The Literary Horizon: Heart of Veridon

Heart of Veridon by Tim Akers

Jacob Burn: pilot, criminal and disgraced son of one of the founding families of the ancient city of Veridon. When an old friend delivers to him a strange artifact, Jacob’s world crashes down around him as he runs not only from the law but also from those who were once friends. But even as the array of machines and strange creatures stalk him through the streets of Veridon, something even more sinister and dangerous makes its move against him, an entity that will make Jacob question everything he thought he knew about himself and the city.

from the publisher’s website

Remember when steampunk was all shiny and new instead of an established thing? Ah, the heady days of 2009. Now, it’s all established; I saw a flyer for a steampunk ball while wandering Atlanta last week. Heart of Veridon came out back then, just as I—and, apparently, the publishing world—was noticing steampunk for the first time, so I assume I picked up a free-floating recommendation back then.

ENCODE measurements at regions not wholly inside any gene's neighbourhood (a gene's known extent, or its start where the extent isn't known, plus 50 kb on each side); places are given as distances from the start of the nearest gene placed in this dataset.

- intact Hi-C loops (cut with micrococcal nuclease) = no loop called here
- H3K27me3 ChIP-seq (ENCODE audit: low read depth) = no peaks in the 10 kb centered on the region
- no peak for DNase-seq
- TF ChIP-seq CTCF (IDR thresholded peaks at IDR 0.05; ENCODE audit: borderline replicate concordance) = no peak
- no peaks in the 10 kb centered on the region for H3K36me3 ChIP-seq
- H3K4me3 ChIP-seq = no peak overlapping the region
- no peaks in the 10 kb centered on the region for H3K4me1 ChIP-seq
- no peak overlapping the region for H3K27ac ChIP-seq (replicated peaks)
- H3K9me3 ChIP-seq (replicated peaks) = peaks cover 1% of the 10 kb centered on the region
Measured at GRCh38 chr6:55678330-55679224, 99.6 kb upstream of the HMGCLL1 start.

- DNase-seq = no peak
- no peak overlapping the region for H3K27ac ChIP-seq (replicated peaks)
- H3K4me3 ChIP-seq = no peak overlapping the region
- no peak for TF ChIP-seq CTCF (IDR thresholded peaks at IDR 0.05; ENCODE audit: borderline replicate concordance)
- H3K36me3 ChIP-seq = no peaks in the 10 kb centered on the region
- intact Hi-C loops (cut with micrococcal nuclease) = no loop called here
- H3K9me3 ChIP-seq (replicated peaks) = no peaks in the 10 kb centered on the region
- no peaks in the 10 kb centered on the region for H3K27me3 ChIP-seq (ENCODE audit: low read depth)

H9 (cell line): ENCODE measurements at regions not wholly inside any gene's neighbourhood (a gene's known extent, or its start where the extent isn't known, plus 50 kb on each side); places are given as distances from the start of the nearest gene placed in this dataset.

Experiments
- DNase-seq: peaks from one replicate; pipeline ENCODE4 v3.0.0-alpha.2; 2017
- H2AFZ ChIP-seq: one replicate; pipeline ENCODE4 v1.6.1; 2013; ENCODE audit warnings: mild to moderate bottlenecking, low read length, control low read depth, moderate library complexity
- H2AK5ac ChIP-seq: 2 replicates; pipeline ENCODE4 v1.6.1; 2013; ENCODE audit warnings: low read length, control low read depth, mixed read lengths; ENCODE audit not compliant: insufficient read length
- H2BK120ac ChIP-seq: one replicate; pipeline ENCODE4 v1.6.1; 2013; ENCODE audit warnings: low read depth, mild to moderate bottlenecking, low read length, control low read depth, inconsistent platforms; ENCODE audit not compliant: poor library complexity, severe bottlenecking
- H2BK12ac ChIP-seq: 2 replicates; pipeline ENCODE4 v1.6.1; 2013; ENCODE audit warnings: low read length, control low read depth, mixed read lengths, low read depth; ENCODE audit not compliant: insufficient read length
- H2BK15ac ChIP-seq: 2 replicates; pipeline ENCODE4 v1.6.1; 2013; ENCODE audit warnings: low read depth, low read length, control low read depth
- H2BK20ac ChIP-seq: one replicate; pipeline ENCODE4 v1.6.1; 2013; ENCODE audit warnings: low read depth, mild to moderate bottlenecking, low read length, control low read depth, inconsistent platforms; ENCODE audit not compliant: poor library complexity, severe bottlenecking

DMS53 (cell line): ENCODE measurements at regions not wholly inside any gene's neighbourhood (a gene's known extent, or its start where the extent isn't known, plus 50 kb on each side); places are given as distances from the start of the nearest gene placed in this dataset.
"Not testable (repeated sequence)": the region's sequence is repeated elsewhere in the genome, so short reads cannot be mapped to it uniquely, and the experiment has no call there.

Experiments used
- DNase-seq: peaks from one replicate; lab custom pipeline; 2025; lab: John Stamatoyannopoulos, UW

Luviu Suciu at Fantasy Book Critic enjoyed the worldbuilding and the main character, but noted that the novel ends without resolving the main thread (I have a theory if this happens enough to me while I’m reading, I’ll spontaneously breathe fire). Graeme at Graeme’s Fantasy Review mostly enjoyed it, although he didn’t take to the resolution-less ending and thought the pacing was too fast to really get involved in Akers’ clearly thoughtful worldbuilding. The Mad Hatter enjoyed it, but notes the contradiction between the breakneck pace and the fact it takes two hundred pages to get a sense of everyone’s motivations. Thea at The Book Smugglers really loved the mash-up of urban noir and steampunk fantasy, although even she noted the resolution-less ending.

Heart of Veridon was released on September 29, 2009.

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